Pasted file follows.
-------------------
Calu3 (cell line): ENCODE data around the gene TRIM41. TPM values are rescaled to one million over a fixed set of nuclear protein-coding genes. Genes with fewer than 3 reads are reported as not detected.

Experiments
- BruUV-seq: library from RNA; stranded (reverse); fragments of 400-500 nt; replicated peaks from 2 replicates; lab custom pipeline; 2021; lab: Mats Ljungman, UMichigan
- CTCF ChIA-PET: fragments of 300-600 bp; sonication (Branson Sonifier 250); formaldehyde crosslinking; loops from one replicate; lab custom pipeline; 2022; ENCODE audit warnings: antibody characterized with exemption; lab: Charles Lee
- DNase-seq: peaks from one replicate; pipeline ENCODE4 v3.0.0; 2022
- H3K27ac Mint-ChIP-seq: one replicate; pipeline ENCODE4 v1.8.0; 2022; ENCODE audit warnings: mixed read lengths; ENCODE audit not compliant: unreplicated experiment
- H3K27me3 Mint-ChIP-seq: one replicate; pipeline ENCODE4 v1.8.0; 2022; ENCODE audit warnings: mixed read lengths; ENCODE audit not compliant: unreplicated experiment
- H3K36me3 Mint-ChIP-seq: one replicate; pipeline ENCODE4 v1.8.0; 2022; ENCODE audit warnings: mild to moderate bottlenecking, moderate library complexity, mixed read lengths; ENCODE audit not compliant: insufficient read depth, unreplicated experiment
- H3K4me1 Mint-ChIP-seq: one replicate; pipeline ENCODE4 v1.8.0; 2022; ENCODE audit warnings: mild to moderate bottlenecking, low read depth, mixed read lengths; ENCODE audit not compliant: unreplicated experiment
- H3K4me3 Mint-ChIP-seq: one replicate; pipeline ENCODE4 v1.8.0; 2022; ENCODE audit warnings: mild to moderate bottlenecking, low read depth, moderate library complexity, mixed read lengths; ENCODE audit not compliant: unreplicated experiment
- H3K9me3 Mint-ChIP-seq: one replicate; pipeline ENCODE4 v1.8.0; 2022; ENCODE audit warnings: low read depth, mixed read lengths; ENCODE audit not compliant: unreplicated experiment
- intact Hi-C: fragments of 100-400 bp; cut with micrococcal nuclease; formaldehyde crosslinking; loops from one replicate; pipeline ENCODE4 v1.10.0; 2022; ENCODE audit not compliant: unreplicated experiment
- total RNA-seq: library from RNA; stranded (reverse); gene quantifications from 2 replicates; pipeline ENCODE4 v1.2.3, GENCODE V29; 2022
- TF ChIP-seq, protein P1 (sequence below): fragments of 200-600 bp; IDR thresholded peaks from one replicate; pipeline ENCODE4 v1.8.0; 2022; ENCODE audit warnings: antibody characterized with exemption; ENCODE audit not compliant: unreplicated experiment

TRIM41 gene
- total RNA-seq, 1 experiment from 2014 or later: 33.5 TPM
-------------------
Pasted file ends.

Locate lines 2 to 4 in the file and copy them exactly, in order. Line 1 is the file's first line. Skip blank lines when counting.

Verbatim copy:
Experiments
- BruUV-seq: library from RNA; stranded (reverse); fragments of 400-500 nt; replicated peaks from 2 replicates; lab custom pipeline; 2021; lab: Mats Ljungman, UMichigan
- CTCF ChIA-PET: fragments of 300-600 bp; sonication (Branson Sonifier 250); formaldehyde crosslinking; loops from one replicate; lab custom pipeline; 2022; ENCODE audit warnings: antibody characterized with exemption; lab: Charles Lee